Drug-induced immune hemolytic anemia
Drug-induced immune hemolytic anemia is a blood disorder that occurs when a medicine triggers the body's defense (immune) system to attack its own red blood cells. This causes red blood cells to break down earlier than normal, a process called hemolysis.
Immune hemolytic anemia secondary to drugs; Anemia - immune hemolytic - secondary to drugs
In some cases, a drug can cause the immune system to mistake your own red blood cells for foreign substances. The body responds by making antibodies to attack the body's own red blood cells. The antibodies attach to red blood cells and cause them to break down too early.
Drugs that can cause this type of hemolytic anemia include:
A rare form of the disorder is hemolytic anemia from a lack of glucose-6 phosphate dehydrogenase (G6PD). In this case, the breakdown of red blood cells is due to a certain type of stress in the cell.
Drug-induced hemolytic anemia is rare in children.
Symptoms may include any of the following:
Exams and Tests
A physical exam may show an enlarged spleen. You may have blood and urine tests to help diagnose this condition.
Tests may include:
Stopping the drug that is causing the problem may relieve or control the symptoms.
You may need to take a medicine called prednisone to suppress the immune response against the red blood cells. Special blood transfusions may be needed to treat severe symptoms.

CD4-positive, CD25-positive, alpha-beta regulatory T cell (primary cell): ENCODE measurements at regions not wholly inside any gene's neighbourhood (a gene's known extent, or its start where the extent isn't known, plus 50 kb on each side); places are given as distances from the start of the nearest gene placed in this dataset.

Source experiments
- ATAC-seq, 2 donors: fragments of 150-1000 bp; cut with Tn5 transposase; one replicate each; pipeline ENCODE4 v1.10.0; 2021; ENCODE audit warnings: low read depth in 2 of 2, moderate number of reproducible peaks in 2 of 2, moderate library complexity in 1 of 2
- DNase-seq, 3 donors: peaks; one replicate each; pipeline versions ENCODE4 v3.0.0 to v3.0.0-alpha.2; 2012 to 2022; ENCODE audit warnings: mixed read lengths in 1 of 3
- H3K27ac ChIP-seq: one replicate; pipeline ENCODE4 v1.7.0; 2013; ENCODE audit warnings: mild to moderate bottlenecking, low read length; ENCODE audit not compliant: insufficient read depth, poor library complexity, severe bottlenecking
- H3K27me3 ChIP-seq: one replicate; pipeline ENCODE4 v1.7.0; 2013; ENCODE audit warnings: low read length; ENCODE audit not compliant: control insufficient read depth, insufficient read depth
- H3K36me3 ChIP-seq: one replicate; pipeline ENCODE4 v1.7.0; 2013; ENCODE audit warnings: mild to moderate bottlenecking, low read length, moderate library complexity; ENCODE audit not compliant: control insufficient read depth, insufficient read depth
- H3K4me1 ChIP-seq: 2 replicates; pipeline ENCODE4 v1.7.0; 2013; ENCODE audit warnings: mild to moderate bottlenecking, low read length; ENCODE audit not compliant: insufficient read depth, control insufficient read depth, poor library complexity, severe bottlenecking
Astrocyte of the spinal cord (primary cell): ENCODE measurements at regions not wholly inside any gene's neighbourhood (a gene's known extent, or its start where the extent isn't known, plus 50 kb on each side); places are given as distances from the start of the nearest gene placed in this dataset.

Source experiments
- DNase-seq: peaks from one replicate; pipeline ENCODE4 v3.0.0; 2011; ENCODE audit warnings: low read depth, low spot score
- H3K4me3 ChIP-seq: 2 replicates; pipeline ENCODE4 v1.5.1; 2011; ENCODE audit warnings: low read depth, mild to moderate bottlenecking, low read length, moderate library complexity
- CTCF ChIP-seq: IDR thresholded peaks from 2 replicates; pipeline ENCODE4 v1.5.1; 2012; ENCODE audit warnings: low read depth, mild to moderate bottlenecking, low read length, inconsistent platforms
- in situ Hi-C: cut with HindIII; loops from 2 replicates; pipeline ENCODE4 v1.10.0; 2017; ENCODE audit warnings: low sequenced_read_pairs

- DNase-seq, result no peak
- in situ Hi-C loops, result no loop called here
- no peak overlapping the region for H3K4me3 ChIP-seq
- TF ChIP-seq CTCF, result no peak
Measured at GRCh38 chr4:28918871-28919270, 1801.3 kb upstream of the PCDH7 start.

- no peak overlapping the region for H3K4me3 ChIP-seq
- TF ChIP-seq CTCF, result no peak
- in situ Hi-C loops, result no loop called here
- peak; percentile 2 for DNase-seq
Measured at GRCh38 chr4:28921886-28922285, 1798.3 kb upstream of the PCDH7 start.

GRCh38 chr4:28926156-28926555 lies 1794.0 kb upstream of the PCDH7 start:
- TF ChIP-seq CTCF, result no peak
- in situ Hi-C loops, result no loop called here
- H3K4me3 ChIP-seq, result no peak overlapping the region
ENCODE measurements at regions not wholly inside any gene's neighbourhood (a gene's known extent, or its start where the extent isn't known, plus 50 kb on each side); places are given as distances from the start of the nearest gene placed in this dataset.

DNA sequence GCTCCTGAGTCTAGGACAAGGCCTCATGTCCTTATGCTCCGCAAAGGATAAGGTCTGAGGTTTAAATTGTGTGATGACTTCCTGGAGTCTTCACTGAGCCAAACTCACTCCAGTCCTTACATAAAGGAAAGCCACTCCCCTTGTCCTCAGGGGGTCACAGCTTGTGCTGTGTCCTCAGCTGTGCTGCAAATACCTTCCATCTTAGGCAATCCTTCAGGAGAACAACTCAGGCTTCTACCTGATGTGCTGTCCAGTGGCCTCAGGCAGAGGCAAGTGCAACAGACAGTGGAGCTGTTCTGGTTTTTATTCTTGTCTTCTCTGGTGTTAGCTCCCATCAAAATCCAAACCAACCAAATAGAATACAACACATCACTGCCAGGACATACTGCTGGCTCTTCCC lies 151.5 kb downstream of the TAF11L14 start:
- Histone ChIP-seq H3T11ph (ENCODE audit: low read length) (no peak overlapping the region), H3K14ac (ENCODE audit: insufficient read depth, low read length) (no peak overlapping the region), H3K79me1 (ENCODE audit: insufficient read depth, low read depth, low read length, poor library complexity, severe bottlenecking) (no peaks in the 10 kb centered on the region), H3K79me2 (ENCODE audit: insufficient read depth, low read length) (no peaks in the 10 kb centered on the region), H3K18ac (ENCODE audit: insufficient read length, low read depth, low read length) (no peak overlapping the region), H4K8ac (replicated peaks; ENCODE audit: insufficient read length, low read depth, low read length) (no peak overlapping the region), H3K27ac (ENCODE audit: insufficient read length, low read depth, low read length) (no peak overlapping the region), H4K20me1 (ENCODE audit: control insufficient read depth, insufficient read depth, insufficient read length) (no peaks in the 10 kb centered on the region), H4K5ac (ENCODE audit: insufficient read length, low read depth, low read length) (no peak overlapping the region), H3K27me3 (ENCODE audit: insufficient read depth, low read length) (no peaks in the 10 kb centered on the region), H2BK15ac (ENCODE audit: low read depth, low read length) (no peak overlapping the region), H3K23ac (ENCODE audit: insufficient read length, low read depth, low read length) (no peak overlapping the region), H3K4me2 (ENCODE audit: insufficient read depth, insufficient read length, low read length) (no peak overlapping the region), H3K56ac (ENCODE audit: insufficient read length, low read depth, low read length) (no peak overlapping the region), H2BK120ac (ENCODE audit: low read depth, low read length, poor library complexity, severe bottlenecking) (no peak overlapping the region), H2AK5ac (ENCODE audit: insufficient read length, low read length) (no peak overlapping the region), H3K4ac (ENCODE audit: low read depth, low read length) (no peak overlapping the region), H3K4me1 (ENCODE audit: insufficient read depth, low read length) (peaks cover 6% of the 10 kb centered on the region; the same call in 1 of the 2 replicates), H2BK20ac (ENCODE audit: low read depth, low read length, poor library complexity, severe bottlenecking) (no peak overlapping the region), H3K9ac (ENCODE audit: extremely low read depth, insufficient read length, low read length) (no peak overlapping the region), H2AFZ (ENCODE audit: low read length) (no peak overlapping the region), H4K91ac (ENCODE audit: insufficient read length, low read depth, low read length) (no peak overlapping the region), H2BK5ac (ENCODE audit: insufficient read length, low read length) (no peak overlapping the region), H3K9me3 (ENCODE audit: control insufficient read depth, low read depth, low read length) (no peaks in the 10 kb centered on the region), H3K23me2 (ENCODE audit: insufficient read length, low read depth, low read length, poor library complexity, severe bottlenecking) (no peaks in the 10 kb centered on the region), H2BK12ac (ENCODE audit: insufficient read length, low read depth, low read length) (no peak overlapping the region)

The outcome is good for most people if they stop taking the drug that is causing the problem.
Death caused by severe anemia is rare.
When to Contact a Medical Professional
See your health care provider if you have symptoms of this condition.
Avoid the drug that caused this condition.
Kumar V, Abbas AK, Aster JC. Red blood cell and bleeding disorders. In: Kumar V, Abbas AK, Aster JC, eds. Robbins and Cotran Pathologic Basis of Disease. 9th ed. Philadelphia, PA: Elsevier Saunders; 2015:chap 14.
Michel M. Autoimmune and intravascular hemolytic anemias. In: Goldman L, Schafer AI, eds. Goldman-Cecil Medicine. 25th ed. Philadelphia, PA: Elsevier Saunders; 2016:chap 160.
Price EA, Schrier SS. Extrinsic nonimmune hemolytic anemias. In: Hoffman R, Benz EJ Jr, Silberstein LE, Heslop HE, Weitz JI, Anastasi, J, eds. Hematology: Basic Principles and Practice. 6th ed. Philadelphia, PA: Elsevier Saunders; 2013:chap 45.
Review Date: 2/1/2017
Reviewed By: Todd Gersten, MD, Hematology/Oncology, Florida Cancer Specialists & Research Institute, Wellington, FL. Review provided by VeriMed Healthcare Network. Also reviewed by David Zieve, MD, MHA, Medical Director, Brenda Conaway, Editorial Director, and the A.D.A.M. Editorial team.
The information provided herein should not be used during any medical emergency or for the diagnosis or treatment of any medical condition. A licensed medical professional should be consulted for diagnosis and treatment of any and all medical conditions. Call 911 for all medical emergencies. Links to other sites are provided for information only -- they do not constitute endorsements of those other sites. © 1997- A.D.A.M., Inc. Any duplication or distribution of the information contained herein is strictly prohibited.